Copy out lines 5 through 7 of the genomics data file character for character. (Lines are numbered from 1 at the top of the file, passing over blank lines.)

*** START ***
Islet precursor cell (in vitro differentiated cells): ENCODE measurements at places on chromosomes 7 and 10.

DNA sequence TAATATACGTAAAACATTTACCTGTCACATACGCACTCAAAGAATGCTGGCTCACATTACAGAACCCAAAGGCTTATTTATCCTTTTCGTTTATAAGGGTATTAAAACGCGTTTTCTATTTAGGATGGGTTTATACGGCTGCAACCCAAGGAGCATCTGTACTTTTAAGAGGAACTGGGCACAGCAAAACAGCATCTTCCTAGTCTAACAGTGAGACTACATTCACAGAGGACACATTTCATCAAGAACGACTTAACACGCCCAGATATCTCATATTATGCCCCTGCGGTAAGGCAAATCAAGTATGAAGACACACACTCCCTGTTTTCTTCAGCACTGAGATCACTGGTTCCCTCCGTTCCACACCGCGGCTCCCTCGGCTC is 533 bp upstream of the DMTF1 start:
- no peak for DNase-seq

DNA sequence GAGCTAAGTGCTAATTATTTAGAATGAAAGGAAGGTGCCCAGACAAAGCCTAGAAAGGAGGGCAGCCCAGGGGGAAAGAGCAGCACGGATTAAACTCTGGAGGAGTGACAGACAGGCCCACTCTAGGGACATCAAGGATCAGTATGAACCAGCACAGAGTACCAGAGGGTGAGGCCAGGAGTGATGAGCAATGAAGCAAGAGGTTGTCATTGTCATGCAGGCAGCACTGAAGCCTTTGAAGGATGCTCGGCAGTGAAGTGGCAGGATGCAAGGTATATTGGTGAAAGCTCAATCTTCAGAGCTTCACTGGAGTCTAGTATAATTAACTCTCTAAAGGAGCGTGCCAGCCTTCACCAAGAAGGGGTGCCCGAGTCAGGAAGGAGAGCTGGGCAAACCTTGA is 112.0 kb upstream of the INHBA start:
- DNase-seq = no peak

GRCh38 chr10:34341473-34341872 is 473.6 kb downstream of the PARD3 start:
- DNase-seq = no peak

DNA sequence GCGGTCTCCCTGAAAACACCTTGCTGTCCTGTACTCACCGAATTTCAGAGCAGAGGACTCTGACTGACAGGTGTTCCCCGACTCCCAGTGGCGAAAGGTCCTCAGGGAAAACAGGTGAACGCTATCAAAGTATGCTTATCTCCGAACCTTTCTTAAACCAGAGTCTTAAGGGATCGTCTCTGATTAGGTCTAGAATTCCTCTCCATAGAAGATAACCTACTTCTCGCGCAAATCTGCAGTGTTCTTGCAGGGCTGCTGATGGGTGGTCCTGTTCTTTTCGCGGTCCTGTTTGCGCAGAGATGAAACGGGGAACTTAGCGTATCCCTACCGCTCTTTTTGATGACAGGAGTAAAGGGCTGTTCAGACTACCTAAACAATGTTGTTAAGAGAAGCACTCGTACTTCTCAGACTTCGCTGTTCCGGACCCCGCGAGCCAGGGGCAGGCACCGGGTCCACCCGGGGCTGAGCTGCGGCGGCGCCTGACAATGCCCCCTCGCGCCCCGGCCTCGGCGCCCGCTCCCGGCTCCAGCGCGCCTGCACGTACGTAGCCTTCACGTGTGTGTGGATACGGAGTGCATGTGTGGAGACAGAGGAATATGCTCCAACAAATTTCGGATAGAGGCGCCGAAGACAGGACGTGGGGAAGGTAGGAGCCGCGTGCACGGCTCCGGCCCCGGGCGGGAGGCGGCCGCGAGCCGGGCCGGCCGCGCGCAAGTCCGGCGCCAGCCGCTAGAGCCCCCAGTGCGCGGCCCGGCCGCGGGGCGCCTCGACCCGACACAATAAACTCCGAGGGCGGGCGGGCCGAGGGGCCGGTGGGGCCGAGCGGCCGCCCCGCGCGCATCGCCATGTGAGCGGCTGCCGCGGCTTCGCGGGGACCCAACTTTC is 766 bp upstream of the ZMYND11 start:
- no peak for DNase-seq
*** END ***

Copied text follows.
- DNase-seq = no peak

GRCh38 chr10:34341473-34341872 is 473.6 kb downstream of the PARD3 start:
- DNase-seq = no peak